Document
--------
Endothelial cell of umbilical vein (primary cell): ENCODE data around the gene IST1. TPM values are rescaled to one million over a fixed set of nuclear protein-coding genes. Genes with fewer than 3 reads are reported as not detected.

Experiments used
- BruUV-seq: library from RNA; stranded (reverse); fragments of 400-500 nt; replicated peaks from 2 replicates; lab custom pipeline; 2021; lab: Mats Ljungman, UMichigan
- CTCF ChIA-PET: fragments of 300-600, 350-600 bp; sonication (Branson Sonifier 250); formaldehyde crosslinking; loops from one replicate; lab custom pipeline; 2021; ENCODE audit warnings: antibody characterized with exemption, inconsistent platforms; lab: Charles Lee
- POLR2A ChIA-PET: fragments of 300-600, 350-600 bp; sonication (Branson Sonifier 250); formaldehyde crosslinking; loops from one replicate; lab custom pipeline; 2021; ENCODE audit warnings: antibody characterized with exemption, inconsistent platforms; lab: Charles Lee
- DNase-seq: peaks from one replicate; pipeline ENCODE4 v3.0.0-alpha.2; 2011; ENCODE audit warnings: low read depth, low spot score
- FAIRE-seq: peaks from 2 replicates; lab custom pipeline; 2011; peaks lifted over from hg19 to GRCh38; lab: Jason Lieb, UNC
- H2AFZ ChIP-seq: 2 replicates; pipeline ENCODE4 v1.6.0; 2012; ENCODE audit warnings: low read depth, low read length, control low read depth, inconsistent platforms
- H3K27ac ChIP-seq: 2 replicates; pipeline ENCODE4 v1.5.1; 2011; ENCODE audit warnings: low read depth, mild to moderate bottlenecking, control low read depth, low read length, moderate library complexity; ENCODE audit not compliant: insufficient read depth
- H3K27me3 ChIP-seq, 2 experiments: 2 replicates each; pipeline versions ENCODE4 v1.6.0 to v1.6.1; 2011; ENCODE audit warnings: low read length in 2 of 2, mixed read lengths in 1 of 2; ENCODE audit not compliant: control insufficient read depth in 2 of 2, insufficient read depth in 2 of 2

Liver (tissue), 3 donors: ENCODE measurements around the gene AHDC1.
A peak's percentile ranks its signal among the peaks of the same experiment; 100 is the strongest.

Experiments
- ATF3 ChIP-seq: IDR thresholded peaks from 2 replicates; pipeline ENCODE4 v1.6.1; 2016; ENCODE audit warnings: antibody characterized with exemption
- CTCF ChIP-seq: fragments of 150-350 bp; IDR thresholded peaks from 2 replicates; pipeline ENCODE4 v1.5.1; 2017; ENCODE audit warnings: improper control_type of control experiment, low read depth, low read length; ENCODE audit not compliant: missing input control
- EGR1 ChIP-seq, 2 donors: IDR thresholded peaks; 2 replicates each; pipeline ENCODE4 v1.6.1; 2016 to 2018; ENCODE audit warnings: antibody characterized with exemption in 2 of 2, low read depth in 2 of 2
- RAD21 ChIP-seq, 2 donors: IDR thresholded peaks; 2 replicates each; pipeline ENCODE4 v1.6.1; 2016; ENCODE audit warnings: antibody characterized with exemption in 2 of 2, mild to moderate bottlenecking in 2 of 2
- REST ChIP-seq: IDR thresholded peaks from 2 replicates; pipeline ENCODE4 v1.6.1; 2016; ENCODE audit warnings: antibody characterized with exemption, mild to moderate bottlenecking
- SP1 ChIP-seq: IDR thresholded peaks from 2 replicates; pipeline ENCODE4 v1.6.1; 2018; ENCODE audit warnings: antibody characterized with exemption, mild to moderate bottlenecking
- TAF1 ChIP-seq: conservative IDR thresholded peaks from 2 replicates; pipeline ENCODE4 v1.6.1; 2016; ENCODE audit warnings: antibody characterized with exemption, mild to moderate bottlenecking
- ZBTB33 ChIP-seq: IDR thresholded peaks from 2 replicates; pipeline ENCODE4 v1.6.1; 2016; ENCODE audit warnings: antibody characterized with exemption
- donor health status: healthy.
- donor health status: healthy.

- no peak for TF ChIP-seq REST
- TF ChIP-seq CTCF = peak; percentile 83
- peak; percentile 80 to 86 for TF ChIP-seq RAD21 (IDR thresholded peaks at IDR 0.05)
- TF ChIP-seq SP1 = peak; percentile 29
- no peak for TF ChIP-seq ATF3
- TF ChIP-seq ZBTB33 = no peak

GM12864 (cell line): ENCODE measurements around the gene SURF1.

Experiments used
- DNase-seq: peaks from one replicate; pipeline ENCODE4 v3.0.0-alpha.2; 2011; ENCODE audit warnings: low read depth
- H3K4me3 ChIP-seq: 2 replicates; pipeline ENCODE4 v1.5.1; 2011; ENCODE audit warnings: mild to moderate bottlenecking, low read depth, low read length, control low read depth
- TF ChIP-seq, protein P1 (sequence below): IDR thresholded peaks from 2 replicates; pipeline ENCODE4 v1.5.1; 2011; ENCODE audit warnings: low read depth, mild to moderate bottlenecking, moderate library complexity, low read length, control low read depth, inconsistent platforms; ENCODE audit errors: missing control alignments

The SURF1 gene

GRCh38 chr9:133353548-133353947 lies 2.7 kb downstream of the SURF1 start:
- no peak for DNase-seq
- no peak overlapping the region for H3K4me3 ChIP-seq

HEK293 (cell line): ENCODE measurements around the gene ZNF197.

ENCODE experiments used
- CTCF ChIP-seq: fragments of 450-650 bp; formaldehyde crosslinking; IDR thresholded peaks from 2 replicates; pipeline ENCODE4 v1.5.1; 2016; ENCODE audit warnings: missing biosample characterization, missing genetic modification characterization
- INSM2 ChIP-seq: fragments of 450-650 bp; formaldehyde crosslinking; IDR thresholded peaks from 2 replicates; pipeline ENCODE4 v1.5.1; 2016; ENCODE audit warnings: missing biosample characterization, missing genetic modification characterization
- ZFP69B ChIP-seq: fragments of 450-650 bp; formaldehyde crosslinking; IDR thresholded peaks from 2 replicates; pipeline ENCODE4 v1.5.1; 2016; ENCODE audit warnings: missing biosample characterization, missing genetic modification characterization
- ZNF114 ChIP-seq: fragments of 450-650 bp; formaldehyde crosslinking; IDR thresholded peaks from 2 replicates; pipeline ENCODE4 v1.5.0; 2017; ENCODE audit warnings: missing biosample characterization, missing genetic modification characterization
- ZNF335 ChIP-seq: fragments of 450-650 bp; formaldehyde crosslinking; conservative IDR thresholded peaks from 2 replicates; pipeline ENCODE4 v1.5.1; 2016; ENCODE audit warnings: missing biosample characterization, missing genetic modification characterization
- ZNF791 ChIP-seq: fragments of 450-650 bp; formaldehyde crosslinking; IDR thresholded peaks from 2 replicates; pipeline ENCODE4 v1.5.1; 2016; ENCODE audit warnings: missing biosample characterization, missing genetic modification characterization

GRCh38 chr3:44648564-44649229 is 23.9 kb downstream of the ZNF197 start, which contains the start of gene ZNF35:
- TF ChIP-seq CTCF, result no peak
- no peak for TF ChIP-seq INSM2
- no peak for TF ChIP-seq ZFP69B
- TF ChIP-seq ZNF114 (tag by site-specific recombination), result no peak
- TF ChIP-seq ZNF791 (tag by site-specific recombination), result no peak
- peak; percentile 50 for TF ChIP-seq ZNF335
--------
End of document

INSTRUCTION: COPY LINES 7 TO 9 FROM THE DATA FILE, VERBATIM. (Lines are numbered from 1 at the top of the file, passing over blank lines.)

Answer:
- FAIRE-seq: peaks from 2 replicates; lab custom pipeline; 2011; peaks lifted over from hg19 to GRCh38; lab: Jason Lieb, UNC
- H2AFZ ChIP-seq: 2 replicates; pipeline ENCODE4 v1.6.0; 2012; ENCODE audit warnings: low read depth, low read length, control low read depth, inconsistent platforms
- H3K27ac ChIP-seq: 2 replicates; pipeline ENCODE4 v1.5.1; 2011; ENCODE audit warnings: low read depth, mild to moderate bottlenecking, control low read depth, low read length, moderate library complexity; ENCODE audit not compliant: insufficient read depth